260512SEQ Does Weed Control Work

Seqwater begins a weed management project in the Rush Creek region between May 18 and June 8, to remove the Chinese Celtis (Chinese Elm) trees, a declared weed, from approximately two hectares of Seqwater land.

The project aims to better manage weed risks and enhance waterway conditions in the area.
A Seqwater spokesman said the Chinese Celtis trees are considered a weed because they invade and dominate natural vegetation along waterways.  
“They are spreading rapidly in the area, threatening both land and water quality,” he said
The trees will be removed using a mulching machine to turn them to woodchip. The process is expected to take up to three weeks and should be finished by 8 June.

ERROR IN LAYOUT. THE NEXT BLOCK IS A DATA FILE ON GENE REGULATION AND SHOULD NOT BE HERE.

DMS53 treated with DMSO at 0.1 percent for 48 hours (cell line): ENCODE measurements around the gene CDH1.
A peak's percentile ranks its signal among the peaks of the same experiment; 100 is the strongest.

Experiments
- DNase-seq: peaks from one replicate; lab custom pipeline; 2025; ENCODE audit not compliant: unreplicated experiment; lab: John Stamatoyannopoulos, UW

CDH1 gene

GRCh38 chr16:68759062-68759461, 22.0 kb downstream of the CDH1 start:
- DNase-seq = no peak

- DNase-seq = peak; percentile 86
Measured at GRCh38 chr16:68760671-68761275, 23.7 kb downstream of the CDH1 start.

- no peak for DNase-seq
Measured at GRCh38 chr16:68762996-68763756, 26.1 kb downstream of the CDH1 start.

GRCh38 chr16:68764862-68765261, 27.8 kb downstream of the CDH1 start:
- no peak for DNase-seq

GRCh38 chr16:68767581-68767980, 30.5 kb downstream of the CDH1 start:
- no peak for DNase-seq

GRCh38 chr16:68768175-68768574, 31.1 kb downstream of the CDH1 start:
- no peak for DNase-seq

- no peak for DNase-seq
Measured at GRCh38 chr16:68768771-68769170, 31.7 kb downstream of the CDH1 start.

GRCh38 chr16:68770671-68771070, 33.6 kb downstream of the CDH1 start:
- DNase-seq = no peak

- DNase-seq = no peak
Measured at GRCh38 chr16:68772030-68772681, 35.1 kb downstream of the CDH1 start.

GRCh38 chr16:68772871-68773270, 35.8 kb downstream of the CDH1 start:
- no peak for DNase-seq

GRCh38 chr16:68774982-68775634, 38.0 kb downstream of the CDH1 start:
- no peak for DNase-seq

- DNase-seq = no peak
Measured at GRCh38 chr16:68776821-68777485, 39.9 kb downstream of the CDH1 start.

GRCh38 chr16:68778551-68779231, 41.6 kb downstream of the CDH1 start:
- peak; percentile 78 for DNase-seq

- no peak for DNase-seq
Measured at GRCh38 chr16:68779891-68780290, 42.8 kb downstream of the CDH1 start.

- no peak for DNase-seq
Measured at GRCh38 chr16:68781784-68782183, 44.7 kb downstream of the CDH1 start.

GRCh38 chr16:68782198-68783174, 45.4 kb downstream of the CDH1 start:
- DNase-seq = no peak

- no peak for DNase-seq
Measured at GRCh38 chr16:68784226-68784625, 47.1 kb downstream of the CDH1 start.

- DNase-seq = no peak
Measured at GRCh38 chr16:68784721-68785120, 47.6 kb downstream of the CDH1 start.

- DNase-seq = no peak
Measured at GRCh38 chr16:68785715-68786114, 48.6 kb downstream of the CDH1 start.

“Mulching the trees on our land is considered the safest and most cost effective method of undertaking the required weed control program,” said the spokesman. “This will also have the best outcome for the natural environment.”
Seqwater spokesman said weed control and the enhancement of local waterway conditions are a key area of focus for the Seqwater business. Project managers thank residents in advance for their patience and understanding while theses important works are completed.
 


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